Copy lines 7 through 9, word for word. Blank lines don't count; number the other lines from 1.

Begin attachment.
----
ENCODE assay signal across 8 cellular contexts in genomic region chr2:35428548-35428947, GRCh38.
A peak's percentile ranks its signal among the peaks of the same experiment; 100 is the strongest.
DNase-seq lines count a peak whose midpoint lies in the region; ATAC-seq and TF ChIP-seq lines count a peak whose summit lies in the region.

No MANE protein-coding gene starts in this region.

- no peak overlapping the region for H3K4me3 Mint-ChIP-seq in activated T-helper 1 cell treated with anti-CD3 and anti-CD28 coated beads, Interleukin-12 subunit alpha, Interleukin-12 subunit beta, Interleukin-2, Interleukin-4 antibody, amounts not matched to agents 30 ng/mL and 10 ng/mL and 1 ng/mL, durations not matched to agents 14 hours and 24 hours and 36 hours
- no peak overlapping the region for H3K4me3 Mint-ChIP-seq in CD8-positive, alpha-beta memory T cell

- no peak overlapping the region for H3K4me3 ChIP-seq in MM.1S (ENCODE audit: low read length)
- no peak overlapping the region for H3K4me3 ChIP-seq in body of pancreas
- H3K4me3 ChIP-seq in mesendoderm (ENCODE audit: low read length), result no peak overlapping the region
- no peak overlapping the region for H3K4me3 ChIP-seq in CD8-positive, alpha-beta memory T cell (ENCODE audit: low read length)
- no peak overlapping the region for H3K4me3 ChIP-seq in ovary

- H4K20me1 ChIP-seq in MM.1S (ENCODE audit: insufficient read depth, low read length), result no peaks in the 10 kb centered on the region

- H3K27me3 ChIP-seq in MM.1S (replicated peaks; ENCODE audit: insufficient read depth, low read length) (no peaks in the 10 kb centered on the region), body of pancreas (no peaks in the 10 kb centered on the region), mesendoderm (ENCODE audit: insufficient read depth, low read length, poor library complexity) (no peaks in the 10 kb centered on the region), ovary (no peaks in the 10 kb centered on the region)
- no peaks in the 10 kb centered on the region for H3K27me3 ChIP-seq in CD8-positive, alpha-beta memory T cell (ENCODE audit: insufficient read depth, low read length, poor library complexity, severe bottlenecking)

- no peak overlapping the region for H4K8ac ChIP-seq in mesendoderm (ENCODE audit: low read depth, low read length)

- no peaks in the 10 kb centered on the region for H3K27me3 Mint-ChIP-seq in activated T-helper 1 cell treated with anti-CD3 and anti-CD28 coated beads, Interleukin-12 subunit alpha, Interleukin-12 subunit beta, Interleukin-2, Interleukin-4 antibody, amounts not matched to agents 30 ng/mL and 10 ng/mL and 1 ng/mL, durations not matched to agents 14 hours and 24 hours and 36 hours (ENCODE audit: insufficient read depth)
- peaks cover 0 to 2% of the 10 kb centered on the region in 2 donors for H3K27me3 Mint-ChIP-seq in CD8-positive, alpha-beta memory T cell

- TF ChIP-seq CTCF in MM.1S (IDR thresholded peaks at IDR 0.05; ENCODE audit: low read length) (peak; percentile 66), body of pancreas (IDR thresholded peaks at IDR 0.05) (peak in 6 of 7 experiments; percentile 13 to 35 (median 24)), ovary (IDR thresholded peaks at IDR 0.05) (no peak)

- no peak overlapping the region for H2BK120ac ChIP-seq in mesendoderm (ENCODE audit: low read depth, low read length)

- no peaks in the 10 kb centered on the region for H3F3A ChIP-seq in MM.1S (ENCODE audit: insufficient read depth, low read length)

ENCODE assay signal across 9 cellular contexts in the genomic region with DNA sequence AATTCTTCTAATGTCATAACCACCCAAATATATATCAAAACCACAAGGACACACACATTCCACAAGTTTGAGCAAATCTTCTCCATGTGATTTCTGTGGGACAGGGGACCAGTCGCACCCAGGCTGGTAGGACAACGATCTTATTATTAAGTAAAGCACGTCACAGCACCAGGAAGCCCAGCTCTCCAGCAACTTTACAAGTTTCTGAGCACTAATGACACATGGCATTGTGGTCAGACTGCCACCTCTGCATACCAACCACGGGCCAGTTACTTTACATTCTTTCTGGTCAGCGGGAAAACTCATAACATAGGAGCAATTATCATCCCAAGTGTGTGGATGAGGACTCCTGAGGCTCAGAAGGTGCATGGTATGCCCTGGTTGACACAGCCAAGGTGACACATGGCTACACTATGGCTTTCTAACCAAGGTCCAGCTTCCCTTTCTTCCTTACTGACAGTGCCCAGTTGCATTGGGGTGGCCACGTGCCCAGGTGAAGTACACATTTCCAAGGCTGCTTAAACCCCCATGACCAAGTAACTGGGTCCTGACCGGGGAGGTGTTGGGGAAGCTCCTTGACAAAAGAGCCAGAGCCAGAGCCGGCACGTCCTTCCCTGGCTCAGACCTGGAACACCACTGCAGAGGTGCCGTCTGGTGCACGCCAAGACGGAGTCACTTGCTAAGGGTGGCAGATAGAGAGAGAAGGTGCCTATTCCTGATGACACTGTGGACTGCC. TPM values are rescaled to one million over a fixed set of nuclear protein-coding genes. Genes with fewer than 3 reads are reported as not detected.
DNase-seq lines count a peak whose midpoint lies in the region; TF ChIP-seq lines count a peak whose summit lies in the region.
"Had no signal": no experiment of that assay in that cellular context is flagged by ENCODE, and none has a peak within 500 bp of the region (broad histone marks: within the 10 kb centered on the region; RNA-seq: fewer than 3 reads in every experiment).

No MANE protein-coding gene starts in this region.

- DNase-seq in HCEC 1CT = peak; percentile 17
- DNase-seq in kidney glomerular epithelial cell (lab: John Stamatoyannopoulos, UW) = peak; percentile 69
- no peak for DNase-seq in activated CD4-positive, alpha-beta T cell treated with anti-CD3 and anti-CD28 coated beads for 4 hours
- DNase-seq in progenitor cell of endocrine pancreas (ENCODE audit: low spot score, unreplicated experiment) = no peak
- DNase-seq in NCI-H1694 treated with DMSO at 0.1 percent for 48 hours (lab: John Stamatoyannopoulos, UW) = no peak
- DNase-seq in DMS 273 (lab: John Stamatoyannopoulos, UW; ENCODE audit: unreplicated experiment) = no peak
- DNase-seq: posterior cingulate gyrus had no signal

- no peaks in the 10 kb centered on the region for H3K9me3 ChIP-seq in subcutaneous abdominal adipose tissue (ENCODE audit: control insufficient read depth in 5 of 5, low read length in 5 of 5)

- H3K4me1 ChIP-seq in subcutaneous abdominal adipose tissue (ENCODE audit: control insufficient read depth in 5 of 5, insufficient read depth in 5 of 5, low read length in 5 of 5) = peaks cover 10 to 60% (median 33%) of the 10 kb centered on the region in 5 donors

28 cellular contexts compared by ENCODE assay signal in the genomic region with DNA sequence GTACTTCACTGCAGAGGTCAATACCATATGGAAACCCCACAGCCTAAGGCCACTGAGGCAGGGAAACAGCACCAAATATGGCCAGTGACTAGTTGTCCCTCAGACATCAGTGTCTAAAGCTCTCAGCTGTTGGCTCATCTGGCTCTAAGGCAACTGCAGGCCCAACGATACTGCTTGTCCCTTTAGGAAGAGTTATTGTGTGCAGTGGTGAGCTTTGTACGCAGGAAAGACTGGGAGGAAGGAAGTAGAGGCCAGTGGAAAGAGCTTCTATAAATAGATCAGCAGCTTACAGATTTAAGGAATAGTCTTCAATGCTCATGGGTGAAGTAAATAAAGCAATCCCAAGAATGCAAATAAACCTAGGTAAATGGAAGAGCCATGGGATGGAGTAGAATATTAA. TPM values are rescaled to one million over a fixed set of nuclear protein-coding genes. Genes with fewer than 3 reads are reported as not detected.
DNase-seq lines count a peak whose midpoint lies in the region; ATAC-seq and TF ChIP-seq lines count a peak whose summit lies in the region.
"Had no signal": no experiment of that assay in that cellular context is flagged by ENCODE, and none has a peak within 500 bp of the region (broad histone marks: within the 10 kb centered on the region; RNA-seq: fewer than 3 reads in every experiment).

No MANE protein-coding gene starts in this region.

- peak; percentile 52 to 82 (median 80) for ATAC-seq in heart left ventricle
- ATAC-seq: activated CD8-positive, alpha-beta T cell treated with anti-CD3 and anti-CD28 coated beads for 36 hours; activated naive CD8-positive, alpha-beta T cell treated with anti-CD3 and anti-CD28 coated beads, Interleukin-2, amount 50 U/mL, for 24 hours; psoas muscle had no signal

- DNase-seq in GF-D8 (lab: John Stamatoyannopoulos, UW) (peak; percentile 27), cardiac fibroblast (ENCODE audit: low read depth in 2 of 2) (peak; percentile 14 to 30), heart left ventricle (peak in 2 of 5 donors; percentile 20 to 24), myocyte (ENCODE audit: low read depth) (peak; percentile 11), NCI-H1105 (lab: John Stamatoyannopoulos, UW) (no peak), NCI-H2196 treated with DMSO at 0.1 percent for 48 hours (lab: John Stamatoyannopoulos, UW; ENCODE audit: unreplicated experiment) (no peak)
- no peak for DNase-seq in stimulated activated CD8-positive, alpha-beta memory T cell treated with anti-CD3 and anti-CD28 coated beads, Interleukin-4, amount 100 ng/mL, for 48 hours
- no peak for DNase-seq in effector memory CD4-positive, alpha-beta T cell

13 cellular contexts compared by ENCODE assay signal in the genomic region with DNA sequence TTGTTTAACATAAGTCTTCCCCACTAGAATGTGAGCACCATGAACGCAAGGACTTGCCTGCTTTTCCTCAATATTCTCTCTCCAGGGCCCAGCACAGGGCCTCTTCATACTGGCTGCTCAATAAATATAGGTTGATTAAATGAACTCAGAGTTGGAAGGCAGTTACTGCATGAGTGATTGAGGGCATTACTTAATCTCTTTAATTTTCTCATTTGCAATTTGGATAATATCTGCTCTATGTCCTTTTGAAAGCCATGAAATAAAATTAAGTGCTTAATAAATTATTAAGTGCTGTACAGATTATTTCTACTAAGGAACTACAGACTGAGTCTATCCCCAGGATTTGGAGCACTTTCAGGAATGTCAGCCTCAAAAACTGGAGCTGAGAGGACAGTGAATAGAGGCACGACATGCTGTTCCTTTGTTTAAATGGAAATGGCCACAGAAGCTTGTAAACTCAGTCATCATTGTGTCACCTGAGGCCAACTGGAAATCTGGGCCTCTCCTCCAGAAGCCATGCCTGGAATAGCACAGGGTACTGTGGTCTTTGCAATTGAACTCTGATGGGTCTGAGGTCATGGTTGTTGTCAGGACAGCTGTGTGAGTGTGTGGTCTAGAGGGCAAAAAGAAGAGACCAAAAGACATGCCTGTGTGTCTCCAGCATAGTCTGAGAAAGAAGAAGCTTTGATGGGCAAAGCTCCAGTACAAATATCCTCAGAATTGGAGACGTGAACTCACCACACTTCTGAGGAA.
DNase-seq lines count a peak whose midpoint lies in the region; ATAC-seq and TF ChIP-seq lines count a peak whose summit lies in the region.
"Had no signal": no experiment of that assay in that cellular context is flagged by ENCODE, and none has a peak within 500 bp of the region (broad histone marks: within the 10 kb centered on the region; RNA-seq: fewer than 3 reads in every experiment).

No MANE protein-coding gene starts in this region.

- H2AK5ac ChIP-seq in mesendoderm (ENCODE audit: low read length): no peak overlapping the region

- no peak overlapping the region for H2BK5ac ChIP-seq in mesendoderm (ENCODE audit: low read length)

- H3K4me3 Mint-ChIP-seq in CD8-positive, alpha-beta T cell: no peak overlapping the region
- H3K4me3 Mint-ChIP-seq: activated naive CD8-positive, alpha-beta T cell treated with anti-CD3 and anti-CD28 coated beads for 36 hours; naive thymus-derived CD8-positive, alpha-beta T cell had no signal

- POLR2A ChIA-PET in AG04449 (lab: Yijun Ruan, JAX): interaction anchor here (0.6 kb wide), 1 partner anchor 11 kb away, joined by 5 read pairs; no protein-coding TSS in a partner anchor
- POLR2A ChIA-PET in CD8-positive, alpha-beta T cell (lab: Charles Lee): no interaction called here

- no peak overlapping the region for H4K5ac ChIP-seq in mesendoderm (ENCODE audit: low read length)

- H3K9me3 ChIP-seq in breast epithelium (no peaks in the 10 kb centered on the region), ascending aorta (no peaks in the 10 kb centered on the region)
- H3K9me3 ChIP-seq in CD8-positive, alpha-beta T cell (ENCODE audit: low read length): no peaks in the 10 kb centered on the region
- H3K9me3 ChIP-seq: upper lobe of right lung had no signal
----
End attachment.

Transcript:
- no peak overlapping the region for H3K4me3 ChIP-seq in MM.1S (ENCODE audit: low read length)
- no peak overlapping the region for H3K4me3 ChIP-seq in body of pancreas
- H3K4me3 ChIP-seq in mesendoderm (ENCODE audit: low read length), result no peak overlapping the region